Judge approves Chesapeake’s exit from Chapter 11 bankruptcy

 

Some of the creditors who fought Chesapeake Energy’s reorganization plan contending they would be shortchanged have lost their battle as a federal bankruptcy judge has signed off on the Oklahoma City company’s plan to exit bankruptcy.

Judge David Jones of the U.S. Bankruptcy Court in Houston ruled this week in favor of confirming Chesapeake’s chapter 11 bankruptcy plan. Under the deal, Chesapeake will cut $7 billion in debt by its financial restructuring which will transfer control of the company to investment firms that own the high-ranking debt of the oil and gas producer.

The proposed surrender of control to the major investment firms was in place when Chesapeake filed bankruptcy last spring.

As OK Energy Today reported in October of 2020, Chesapeake and Franklin Resources Inc. were accused by some of the junior creditors  of basing the bankruptcy on a fraudulent scheme. Judge Jones set a trial to begin in December of 2020. The junior creditors argued against Chesapeake exiting bankruptcy by turning over its operations to senior lenders including Franklin.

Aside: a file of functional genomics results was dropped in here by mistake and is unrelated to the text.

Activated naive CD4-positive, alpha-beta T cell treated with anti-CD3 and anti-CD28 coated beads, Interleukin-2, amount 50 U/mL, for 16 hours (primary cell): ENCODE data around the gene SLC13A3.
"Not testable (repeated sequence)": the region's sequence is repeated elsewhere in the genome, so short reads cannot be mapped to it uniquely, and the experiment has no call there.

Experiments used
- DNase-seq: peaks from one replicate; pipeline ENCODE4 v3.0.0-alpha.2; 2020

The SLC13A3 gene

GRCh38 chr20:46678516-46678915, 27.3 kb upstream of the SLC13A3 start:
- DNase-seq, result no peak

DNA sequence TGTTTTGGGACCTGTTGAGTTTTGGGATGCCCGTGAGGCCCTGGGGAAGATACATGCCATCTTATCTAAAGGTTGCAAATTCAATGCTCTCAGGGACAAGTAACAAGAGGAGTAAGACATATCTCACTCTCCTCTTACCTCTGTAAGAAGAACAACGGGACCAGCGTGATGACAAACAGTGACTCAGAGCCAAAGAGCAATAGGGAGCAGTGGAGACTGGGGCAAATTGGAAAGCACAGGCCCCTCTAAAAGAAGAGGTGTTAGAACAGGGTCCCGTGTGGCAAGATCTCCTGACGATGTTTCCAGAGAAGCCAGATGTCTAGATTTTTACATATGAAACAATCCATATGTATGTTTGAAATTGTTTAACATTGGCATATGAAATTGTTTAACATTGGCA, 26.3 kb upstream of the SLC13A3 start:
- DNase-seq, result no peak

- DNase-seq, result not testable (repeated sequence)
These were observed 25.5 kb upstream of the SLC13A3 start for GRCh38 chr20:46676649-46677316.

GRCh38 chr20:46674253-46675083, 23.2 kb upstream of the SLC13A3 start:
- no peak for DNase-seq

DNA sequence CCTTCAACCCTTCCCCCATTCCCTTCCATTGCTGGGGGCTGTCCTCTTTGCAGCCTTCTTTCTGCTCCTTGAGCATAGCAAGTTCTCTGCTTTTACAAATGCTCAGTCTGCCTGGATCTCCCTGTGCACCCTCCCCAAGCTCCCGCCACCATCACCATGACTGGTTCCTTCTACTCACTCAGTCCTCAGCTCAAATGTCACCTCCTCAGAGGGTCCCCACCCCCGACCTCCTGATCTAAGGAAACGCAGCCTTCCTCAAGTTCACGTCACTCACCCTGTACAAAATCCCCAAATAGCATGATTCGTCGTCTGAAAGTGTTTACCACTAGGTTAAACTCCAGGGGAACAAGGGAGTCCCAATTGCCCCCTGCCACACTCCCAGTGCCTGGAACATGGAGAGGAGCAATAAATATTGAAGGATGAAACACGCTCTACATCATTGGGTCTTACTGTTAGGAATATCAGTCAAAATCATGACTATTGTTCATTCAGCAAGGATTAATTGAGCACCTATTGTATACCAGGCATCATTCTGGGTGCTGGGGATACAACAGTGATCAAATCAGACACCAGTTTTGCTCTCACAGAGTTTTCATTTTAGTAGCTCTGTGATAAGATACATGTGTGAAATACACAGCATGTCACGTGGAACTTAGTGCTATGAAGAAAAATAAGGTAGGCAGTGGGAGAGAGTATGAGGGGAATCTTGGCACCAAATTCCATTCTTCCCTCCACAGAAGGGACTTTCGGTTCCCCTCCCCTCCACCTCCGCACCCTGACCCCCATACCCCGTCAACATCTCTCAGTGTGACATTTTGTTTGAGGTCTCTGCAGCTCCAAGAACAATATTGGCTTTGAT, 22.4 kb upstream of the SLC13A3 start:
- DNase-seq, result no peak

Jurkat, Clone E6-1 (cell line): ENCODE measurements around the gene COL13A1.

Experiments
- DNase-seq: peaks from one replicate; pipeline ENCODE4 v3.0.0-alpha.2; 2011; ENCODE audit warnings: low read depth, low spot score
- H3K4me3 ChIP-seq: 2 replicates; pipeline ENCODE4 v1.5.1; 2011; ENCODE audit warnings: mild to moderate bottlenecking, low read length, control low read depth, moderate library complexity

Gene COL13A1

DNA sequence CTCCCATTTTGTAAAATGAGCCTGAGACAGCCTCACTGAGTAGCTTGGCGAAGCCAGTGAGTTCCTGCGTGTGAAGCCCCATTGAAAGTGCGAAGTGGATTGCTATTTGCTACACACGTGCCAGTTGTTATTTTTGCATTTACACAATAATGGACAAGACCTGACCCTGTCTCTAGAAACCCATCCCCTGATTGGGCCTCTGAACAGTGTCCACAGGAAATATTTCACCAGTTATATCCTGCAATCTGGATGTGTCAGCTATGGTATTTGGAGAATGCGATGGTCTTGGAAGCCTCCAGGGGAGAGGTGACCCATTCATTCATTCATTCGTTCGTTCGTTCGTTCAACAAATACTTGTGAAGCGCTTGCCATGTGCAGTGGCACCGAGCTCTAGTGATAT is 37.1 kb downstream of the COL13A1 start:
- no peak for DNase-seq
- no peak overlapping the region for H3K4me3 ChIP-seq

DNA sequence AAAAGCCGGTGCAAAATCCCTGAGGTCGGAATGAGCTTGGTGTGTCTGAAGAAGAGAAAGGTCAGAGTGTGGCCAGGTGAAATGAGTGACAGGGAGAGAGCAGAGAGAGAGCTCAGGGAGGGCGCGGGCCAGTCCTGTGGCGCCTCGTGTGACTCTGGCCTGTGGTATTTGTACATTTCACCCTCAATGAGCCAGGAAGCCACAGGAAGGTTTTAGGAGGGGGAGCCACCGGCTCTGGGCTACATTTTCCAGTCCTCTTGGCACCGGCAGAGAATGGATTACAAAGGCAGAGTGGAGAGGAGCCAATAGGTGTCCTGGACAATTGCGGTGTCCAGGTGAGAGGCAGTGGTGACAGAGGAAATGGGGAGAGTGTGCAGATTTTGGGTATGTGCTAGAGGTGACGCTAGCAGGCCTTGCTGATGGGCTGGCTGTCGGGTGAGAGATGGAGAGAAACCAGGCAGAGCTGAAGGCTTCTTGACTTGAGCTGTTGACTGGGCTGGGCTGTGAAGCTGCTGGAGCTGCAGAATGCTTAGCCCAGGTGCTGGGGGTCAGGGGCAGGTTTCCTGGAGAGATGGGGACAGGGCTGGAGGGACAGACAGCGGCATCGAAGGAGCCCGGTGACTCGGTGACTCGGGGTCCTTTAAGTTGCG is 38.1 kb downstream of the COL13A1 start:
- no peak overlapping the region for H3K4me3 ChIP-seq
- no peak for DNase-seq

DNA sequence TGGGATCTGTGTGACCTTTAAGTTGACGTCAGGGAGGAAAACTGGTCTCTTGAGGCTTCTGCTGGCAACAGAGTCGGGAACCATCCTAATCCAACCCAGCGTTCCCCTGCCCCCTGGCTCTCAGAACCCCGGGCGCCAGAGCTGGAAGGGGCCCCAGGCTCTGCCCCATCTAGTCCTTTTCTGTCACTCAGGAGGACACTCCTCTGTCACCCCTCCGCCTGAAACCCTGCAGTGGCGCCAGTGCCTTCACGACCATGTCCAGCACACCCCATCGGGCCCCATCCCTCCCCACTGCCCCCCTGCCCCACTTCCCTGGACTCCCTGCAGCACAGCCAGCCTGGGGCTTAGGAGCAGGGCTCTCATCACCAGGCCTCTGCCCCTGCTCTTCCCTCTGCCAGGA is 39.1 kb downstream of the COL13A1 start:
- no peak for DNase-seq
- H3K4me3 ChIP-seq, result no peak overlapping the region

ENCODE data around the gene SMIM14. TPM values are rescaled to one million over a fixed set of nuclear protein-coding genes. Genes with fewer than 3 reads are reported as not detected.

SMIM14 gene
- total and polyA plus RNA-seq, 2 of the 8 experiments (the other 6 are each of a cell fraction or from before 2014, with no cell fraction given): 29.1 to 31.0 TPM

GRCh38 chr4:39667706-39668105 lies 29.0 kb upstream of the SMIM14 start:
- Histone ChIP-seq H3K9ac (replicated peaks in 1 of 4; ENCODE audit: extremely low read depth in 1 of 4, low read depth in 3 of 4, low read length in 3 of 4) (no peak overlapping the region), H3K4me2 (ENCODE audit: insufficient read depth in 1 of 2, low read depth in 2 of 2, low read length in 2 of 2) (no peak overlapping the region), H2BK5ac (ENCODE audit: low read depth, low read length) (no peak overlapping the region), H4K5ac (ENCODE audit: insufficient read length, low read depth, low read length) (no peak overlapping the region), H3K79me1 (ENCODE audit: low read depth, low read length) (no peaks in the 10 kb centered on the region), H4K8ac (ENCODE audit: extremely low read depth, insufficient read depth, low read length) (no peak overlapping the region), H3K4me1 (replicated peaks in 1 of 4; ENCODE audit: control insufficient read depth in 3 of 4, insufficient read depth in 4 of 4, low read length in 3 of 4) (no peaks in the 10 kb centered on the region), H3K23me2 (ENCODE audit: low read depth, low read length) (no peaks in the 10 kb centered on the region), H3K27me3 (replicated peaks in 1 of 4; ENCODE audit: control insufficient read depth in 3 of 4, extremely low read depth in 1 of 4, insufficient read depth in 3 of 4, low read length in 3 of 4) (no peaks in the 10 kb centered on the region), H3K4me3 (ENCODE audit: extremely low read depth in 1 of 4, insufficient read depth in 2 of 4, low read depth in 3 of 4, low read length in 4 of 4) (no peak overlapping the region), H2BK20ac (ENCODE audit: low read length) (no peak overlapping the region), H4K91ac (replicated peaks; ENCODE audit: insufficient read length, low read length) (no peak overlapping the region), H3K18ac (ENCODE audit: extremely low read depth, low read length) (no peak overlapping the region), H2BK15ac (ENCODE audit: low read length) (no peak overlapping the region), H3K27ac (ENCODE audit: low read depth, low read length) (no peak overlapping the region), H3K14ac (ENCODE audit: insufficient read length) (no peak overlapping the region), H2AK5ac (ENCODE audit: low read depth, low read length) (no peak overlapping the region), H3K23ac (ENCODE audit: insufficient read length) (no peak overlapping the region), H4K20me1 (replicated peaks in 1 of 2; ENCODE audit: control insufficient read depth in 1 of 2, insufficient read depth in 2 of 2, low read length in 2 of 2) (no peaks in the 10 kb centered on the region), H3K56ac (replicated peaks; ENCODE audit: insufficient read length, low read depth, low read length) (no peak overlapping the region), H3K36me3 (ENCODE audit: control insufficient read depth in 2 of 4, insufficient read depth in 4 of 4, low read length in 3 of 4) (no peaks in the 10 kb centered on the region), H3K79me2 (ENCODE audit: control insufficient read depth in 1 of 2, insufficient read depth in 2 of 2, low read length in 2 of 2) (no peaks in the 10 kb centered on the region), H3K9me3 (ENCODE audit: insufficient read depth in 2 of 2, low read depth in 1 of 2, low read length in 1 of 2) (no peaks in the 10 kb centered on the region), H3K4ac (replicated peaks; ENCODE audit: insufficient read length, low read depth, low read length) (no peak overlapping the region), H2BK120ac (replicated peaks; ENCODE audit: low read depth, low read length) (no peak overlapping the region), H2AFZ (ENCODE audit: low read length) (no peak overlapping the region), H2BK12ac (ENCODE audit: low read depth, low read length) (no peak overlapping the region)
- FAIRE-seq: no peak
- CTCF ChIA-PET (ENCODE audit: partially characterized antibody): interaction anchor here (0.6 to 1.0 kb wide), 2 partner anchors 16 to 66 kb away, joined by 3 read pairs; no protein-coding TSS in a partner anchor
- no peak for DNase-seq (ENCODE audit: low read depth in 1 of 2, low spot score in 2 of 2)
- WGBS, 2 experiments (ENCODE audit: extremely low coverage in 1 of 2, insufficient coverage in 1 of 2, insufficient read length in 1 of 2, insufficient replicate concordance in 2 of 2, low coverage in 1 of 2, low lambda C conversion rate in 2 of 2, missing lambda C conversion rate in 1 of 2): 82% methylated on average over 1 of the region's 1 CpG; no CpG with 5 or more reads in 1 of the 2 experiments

The Wall Street Journal quoted Judge Jones who addressed Chesapeake’s Chief Executive Robert Lawler “to remember that a lot of people have suffered a lot of pain for Chesapeake to have a second chance and I ask that you not forget that going forward.”

He wasn’t finished in his comments to Lawler.

“Chesapeake is a really big and important company. It’s an important company to our country’s infrastructure, it helps make everything work,” Judge Jones said. “But we live right now in a very, very difficult time and you have the ability to be a leader and to make a difference.”

Source: Wall Street Journal

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